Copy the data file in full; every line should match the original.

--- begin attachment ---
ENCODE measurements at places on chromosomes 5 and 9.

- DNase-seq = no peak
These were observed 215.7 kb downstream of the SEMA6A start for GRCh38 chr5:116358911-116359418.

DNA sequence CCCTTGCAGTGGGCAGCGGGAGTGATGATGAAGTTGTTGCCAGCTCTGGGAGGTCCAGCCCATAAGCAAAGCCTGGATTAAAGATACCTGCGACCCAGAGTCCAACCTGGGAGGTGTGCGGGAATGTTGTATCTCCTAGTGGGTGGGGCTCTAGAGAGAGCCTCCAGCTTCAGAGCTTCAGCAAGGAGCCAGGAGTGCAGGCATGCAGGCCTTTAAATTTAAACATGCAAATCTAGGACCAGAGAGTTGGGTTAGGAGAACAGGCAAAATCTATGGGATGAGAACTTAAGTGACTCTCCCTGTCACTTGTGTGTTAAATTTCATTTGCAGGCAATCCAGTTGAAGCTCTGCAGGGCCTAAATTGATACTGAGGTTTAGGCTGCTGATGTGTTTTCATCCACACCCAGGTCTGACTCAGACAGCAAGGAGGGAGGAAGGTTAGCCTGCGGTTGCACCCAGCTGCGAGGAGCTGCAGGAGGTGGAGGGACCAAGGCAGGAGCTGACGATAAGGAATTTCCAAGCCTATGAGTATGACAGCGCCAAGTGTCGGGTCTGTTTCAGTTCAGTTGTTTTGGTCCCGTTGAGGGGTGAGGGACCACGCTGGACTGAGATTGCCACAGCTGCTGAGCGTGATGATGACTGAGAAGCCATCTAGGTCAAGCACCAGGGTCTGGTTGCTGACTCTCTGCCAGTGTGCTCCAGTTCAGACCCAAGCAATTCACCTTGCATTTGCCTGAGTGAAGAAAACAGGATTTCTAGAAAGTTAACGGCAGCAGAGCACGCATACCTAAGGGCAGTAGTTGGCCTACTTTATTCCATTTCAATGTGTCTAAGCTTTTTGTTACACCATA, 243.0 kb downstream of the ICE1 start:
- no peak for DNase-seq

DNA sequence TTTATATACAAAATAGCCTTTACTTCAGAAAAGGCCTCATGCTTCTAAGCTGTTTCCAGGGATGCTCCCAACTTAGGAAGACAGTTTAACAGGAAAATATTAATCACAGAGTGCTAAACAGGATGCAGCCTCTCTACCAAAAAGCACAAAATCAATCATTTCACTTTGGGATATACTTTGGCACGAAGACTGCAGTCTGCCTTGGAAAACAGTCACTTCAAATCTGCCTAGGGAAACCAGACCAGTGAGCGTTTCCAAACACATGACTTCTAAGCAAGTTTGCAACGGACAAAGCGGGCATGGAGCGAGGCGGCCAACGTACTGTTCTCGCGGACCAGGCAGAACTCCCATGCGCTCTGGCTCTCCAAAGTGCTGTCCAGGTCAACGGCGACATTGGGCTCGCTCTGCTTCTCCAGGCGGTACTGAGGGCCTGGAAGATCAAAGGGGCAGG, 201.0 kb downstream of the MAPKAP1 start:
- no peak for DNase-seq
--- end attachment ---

ENCODE measurements at places on chromosomes 5 and 9.

- DNase-seq = no peak
These were observed 215.7 kb downstream of the SEMA6A start for GRCh38 chr5:116358911-116359418.

DNA sequence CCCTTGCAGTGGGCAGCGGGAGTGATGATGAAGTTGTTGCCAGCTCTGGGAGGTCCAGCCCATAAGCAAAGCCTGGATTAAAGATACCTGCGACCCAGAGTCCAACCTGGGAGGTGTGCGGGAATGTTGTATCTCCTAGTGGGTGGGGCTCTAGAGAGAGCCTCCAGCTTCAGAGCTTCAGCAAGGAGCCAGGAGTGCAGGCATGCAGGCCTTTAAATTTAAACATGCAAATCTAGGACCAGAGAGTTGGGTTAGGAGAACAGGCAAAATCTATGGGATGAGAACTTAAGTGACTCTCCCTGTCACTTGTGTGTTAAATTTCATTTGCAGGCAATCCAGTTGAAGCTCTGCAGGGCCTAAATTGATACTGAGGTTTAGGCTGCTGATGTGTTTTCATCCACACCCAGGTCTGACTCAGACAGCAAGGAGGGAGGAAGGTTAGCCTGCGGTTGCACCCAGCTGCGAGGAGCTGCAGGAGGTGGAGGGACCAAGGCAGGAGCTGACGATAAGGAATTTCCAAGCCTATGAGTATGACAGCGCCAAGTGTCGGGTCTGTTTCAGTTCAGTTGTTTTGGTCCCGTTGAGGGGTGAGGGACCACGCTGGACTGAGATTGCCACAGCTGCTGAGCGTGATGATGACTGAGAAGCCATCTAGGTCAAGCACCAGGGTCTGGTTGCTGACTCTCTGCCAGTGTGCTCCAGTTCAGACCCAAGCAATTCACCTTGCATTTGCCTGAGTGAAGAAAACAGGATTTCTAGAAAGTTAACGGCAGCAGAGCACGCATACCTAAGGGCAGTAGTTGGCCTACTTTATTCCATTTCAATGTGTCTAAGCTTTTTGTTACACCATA, 243.0 kb downstream of the ICE1 start:
- no peak for DNase-seq

DNA sequence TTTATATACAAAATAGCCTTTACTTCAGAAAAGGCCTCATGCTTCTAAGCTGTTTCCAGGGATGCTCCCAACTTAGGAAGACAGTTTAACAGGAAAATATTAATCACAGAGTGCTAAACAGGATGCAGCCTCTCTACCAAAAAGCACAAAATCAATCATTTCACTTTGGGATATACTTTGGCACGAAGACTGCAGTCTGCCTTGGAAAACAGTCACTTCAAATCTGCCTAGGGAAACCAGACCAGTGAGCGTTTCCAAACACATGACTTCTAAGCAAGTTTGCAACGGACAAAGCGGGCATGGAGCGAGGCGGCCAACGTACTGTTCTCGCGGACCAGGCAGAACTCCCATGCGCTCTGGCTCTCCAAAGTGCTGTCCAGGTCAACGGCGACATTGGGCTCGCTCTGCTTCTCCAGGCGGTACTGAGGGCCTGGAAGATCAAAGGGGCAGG, 201.0 kb downstream of the MAPKAP1 start:
- no peak for DNase-seq